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The National Collegiate Athletic Association (NCAA) is a membership-driven organization dedicated to safeguarding the well-being of student athletes and equipping them with the skills to succeed on the playing field, in the classroom and throughout life. The NCAA organizes the athletic programs of many colleges and universities in the United States, and helps more than 450,000 college student athletes who compete annually in college sports. To participate in college athletics in their freshman year, the NCAA states that students must meet three requirements: graduate from high school, complete the minimum required academic courses, and have qualifying grade-point average (GPA) and SAT or ACT scores.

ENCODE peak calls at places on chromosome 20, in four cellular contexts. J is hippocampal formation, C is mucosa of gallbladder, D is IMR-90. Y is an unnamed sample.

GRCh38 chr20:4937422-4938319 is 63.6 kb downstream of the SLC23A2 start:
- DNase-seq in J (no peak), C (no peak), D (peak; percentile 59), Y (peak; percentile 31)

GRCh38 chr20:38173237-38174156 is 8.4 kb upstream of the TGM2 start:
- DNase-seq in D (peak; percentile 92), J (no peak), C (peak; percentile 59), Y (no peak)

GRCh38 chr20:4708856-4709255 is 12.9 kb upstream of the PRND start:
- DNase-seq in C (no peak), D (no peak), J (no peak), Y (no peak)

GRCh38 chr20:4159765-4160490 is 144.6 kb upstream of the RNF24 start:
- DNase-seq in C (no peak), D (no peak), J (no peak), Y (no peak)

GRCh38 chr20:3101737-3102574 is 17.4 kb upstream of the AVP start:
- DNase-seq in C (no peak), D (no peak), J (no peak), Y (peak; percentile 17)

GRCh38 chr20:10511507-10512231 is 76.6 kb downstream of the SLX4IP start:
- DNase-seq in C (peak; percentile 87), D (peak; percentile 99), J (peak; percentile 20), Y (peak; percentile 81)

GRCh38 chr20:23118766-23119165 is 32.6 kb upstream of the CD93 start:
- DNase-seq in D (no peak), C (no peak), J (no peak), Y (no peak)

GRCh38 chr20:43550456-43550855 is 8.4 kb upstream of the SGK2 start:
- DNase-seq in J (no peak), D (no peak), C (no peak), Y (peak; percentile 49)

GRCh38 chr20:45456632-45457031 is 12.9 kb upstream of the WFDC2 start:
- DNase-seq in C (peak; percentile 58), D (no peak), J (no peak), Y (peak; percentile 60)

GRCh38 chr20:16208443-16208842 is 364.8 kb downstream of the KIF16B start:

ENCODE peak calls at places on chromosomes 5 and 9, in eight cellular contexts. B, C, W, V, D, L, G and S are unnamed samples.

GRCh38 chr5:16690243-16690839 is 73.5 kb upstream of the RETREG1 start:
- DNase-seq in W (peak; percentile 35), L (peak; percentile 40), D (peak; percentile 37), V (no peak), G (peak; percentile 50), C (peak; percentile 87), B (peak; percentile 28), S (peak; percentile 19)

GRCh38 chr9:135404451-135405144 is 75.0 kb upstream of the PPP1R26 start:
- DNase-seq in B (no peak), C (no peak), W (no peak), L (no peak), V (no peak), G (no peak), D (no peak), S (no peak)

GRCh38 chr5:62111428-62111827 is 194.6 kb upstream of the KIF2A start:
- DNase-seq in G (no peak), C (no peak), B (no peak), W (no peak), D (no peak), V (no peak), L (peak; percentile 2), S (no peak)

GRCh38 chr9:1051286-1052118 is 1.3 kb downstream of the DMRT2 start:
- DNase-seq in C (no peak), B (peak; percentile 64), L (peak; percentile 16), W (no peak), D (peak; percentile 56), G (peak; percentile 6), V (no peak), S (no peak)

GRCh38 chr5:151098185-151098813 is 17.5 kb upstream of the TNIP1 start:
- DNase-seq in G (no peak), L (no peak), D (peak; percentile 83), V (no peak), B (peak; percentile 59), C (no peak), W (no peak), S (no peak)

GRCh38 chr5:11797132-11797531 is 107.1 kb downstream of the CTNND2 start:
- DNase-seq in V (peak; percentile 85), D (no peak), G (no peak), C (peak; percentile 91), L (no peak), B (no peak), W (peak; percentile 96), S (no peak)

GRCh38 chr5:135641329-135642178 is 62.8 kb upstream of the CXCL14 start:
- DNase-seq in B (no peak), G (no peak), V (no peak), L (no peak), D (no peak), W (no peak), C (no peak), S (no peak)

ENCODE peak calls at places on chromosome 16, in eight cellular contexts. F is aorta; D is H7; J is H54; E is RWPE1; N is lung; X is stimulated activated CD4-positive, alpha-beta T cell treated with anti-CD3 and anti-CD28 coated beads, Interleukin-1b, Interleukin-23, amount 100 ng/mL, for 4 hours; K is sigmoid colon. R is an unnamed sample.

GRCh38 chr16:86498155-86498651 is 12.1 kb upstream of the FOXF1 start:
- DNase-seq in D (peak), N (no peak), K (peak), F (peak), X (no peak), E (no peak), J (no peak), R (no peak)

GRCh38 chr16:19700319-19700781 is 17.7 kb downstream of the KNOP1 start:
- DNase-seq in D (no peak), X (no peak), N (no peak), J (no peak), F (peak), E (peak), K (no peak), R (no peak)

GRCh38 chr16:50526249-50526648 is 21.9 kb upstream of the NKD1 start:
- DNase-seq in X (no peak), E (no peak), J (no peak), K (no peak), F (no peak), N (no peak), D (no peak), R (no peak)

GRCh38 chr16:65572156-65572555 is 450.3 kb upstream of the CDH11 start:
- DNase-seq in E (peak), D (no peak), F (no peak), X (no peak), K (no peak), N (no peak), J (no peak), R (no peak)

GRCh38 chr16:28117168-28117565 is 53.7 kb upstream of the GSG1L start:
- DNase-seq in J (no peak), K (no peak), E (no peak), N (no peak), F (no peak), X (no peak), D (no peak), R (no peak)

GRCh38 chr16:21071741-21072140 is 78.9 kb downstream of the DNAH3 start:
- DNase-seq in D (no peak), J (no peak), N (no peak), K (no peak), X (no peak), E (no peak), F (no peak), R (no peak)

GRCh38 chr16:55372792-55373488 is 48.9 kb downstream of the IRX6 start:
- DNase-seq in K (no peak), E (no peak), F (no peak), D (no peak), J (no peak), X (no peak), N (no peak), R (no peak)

The advantages of competing in college sports are both immediate and lifelong. Participating in college sports provides opportunities to learn, compete and succeed. Student-athletes receive top-notch academic support, quality medical care and regular access to outstanding coaching, facilities and equipment. Student-athletes as a group graduate at higher rates than their peers in the general student body and feel better prepared for life after college. College-bound student-athletes preparing to enroll in a Division I or Division II school need to register with the NCAA Eligibility Center to ensure they have met amateurism standards and are academically prepared for college coursework.